Introduction: How to Make a Mono-kini

About: I am a designer!
Learn how to easily create your own beach style! This is a tutorial for a monokini but it can easily be adapted for swimsuits and bikinis. Its all in the technique and luckily you have come to the right place to find out how to do it! This swimsuit is reversible too, all the seams are concealed within so you can have fun deciding on colours and patterns. You will need the swimwear block drafted to your size. I recommend using Winifred Aldrich’s Pattern Cutting for Women’s Wear or Ann Haggar’s Pattern Cutting for Lingerie, Beachwear and Leisurewear to make the blocks. Links below.

You will need:
1.half a metre of 4-way stretch spandex jersey for swimwear (I get mine here Tia Knight Fashion Fabrics, highly recommended).
2.ballpoint stretch jersey machine and hand sewing needle
3.polyester thread (definitely not a natural thread, unless you want your swimsuit to disintegrate in the pool!)
4.sewing machine
5.swimwear block pattern
7.measuring tape
8. ruler
9. pins
10. fabric shears
11. paper scissors
12. felt pen
13.4mm elastic (approx. 3 metres depending on design)

Step 1: 1.Draft the Pattern.

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Step 2: 2. Cut Out Your Garment Pieces.

You will need to cut two of each piece. Using a dressmakers pen, mark out on the fabric to make your tie loops with. For my loops I wanted them to finish up at 4cm x 1.5cm. For this I needed to accommodate for folding and seam allowances. For six ties (four for the bikini bottoms and two for the top back ties) I drafted a rectangle of fabric that was 10cm x 30cm. This included my seam allowances and for folding the fabric in half. I also cut another smaller rectangle that was 10cm x 5cm for the centre front tie loop.

Also use the pen to draft out directly on the fabric, the ties themselves. I suggest cutting two 3cm by 90cm (one to be cut in half for the bottom bikini, one kept whole for the top back) and one approx. 3cm x 60cm for the front neck tie.

Use a zigzag stitch to stitch the seams on all the ties and tie loops. To be able to turn them inside out, stitch a length of cord at the top of the tie and stitch the seam with it inside. Turn inside out by gently pulling the cord pulling the tie right side out. Finish the raw edges of your ties by folding them inside and overhanding them fast.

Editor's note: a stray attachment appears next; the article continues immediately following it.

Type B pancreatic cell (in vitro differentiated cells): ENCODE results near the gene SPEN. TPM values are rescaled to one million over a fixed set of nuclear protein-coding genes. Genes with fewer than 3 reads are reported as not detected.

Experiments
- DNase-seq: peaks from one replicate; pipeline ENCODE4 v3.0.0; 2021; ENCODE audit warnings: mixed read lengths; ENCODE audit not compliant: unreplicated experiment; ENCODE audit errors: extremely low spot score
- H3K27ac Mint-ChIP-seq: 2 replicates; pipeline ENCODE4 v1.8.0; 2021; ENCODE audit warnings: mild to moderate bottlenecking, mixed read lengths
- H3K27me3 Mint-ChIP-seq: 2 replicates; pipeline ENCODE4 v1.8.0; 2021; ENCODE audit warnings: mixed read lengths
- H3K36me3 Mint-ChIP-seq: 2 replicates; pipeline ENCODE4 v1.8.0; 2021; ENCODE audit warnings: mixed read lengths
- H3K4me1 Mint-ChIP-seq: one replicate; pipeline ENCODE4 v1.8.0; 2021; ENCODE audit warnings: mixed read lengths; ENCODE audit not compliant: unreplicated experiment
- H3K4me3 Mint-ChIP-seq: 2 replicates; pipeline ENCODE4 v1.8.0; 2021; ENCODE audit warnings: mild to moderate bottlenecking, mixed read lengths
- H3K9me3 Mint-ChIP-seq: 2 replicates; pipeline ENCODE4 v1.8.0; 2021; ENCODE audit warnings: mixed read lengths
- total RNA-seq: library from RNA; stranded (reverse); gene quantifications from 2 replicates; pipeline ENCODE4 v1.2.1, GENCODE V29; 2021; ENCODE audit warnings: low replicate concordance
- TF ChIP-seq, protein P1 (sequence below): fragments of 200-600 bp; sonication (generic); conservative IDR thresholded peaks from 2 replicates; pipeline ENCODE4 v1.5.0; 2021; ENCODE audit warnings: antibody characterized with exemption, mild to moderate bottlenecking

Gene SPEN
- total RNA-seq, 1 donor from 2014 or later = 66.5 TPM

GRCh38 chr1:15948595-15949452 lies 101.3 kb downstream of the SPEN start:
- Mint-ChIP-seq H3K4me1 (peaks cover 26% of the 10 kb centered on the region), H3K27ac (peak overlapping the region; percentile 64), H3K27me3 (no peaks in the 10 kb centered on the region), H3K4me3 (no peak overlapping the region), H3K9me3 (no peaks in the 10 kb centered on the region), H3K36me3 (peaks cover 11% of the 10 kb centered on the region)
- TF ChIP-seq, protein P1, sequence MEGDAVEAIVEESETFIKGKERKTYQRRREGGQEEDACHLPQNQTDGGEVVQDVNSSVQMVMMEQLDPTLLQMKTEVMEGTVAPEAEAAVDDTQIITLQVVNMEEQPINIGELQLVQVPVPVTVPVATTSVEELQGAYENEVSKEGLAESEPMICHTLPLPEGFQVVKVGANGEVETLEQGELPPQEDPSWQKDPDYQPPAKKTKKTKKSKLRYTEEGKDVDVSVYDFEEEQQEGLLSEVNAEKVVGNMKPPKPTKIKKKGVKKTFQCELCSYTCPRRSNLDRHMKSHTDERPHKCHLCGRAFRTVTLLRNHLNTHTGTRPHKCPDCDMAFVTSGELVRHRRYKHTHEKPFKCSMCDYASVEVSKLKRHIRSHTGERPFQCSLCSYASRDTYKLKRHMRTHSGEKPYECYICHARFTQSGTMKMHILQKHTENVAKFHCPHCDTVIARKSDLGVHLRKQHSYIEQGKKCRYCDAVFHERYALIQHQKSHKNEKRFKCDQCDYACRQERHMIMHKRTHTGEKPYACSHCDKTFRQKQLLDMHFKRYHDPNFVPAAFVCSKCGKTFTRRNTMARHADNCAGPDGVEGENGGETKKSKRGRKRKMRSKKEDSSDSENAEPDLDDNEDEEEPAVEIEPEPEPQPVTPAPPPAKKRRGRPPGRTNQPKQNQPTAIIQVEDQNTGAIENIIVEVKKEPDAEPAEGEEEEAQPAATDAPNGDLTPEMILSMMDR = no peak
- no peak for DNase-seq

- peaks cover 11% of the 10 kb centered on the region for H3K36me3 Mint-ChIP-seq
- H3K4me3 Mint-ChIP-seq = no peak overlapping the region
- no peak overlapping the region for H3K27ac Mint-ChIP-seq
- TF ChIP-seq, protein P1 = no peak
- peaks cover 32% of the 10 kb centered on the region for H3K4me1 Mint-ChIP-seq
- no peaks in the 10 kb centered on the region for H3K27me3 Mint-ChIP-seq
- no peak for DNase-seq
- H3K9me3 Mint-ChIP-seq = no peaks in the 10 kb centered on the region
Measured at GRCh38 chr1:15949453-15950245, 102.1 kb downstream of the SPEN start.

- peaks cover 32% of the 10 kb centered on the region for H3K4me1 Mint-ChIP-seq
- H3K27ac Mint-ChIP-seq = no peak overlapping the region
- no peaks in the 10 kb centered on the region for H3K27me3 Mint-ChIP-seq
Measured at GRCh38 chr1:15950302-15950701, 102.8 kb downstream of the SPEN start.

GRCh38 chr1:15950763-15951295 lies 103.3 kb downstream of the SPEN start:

Turn the rectangle for the loops right side out and cut into six equal pieces.

Step 3: 3. Pinning the Elastic.

Lay your pattern pieces right sides together. Begin pinning the elastic up to the seam allowance. Cut it off within the seam allowance before reaching the end so that when you turn the fabric it lays flat and doesn’t turn on itself and cause it to be bulky.

Fold the tie loops in half and insert where they should go. Pin in place. Do the same with the front tie loop. Cut the elastic before the front tie loop, it is not necessary to stitch elastic over it too.

Note: If you want a border on one side of the garment, first decide which fabric you want to form the border and then keep this one on top when pinning the elastic to the fabric. When stitching the elastic, if you keep the stitching on half of the elastic, closest to the edge, when the garment is turned right sides, the unstitched elastic will cause fabric from the underside to form a border. Similarly, if you don’t want a border, keep your stitching very close to the actual seam-line, the edge of the elastic should meet here. This will keep both sides to the garment separate when worn.

Step 4: 5. Stitch the Elastic

Set the zigzag stitch to about 5mm width. Begin stitching carefully, backstitching at the beginning and ends of each line to secure. Use an edge on the presser foot as a guide to keep your stitching straight down the elastic.

Backstitch the beginning and ends where the ties are inserted for extra durability.

The only part you don’t want to stitch is the crotch, leave that open.

If you look closely here, I have stitched almost to the inside edge of the elastic, but a small border should be formed when the garment in turned inside out. When the garment is worn pink side out, a thin cream border will be visible around the edges.

Step 5: 6. FInishing

Lastly, turn the bikini bottom right sides out through the unstitched crotch seam. Insert this into the crotch of the front swimwear piece with matching fabrics facing. Zigzag together the seam allowances of one side of the swimsuit at the crotch.

Now, turn out the whole swimsuit right sides. You are left with one side of the garment needing the crotch to be sewn up. Fold and pin one of the seam allowances onto the other. Using a matching thread, overhand this seam together.

Pull our your tie loops and flatten and straighten out the seams by hand. Insert your ties and get ready for summer!

For instructions on how to create certain stitches and for the pattern drafting books, check my site.